Tim Cook, chief executive officer of Apple Inc, exchanges business cards with participants at the China Development Forum 2024 in Beijing, on March 24, 2024. About 400 people, including experts, entrepreneurs, government officials and representatives of international organizations, attended the opening ceremony of the forum. Photo: VCG

 

“Choosing China means choosing opportunities,” He Yadong, spokesperson of Ministry of Commerce (MOFOCM) said on Thursday, when asked about the recent surge of visits by global CEOs to the country.

The spokesperson said China welcomes multinational companies to actively participate in Chinese market for further development.

The remarks came amid the background as China hosts a series of high-level events this week, attracting a good number of global CEOs. Senior officials of MOFOM also met with top executives from over 20 multinational companies such as Apple, Qualcomm and Mercedes-Benz. These multinational companies are of medicine, automobiles, food, finance, cosmetics, electronic information, chemical industry and energy.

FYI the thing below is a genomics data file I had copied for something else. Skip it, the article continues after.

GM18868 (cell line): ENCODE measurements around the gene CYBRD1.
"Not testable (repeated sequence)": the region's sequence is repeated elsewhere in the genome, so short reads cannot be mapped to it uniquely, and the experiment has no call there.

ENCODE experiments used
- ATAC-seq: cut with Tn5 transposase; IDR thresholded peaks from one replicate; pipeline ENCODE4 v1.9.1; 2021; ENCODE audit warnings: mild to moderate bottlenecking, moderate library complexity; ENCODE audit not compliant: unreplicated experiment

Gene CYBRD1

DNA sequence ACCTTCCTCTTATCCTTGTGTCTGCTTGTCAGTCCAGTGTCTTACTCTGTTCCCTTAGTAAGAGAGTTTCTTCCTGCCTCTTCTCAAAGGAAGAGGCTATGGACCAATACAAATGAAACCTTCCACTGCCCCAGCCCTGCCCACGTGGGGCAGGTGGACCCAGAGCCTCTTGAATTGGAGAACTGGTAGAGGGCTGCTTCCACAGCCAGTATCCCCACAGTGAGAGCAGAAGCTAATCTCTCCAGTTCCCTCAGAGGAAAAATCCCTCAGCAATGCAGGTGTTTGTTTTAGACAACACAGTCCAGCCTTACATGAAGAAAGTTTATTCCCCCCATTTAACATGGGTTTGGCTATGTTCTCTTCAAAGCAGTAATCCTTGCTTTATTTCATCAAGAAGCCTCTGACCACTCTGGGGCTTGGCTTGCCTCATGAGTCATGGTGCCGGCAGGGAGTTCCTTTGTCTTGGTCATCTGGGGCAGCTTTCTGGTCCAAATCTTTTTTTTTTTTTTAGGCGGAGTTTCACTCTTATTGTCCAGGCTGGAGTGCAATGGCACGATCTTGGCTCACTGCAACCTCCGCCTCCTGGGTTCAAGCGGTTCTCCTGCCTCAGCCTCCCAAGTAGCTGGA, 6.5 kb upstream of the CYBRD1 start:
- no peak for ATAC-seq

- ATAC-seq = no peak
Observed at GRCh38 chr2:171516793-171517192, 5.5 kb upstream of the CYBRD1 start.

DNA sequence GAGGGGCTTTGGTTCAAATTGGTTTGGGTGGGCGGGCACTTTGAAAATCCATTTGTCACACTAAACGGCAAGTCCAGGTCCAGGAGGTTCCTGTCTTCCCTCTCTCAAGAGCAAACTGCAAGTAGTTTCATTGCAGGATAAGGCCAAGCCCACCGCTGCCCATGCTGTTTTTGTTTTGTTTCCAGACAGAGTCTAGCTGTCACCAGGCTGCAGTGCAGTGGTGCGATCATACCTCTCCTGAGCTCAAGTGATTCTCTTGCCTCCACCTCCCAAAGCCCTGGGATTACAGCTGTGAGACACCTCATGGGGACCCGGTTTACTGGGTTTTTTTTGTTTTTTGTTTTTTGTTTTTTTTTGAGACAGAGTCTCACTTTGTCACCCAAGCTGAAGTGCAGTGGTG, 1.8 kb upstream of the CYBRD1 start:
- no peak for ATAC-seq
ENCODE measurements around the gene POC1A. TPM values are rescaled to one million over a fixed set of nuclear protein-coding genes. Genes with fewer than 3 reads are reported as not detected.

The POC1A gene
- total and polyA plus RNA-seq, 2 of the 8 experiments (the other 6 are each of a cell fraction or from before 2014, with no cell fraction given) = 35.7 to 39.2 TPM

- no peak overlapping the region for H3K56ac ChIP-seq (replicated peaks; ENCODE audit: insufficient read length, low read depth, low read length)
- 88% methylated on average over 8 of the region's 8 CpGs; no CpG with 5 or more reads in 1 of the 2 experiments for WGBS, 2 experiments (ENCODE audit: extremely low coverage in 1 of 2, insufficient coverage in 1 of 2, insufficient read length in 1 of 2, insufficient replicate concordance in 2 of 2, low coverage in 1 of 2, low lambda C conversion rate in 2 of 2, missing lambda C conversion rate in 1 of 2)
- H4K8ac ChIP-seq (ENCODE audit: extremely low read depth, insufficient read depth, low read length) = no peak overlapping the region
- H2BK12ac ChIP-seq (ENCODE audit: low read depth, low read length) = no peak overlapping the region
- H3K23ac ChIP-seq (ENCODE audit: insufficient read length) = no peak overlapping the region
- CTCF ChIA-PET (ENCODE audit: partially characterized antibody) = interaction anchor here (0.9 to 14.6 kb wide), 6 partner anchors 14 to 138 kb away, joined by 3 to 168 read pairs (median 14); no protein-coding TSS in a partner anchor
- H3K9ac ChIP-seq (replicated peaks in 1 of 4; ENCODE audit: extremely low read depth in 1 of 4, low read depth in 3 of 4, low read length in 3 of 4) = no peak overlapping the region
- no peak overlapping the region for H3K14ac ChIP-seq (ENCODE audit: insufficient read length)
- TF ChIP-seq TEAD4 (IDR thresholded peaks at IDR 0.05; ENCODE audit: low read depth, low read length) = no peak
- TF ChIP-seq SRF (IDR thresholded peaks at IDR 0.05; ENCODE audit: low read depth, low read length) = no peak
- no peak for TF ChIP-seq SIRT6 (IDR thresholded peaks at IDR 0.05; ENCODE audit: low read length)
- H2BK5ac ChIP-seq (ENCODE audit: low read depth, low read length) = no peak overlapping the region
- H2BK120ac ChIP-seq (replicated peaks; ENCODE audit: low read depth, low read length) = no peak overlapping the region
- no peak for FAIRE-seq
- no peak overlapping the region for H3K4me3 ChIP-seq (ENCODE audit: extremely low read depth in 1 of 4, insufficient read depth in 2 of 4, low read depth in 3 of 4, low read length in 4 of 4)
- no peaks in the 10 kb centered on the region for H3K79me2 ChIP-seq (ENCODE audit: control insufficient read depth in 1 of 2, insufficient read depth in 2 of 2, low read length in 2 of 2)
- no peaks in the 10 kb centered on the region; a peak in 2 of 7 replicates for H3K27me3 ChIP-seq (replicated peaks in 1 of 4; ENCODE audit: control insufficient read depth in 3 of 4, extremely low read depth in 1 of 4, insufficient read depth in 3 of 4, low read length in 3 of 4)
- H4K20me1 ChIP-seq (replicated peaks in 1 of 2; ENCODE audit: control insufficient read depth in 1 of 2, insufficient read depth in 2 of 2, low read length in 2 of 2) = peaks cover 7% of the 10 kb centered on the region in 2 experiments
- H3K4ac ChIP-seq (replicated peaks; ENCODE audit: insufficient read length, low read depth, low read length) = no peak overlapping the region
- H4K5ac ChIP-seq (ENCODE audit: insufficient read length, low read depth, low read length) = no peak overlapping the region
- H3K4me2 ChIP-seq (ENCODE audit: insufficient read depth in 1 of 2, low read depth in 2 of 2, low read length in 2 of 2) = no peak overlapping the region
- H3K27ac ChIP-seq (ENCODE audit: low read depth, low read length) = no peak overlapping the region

Multinationals from all walks of life visit China intensively to feel the “spring vigor” of China’s economic recovery, which demonstrates the “strong magnetic attraction” of the Chinese market, the spokesperson said. 

China welcomes multinational companies to actively participate in the construction of a modern industrial system in China for greater inclusive development, He said. 

Executives of multinational companies have expressed their optimism of the Chinese market and vowed to continue to invest in China, He said, citing the example of Apple which will continue to increase its investment in R&D and augment its supply chain in China, and the German chemical company Wacker will continue to invest in China and support the green and low-carbon transformation of traditional industries.

Jean-Pascal Tricoire, the Chairman of Schneider Electric, said in a forum held on Monday that the company will fully leverage their digital advantages and sustainable experience and deepen the integration of digital and real industries, accelerate the dual transformation of digitalization and decarbonization, and work with Chinese partners to foster new quality productive forces.

The company said the supply chain in China has increased its overall efficiency by 8-10 percent year by year, and its overall energy consumption decreased by 13 percent compared to 2019 with the deployment of advanced digital systems and artificial intelligence technology.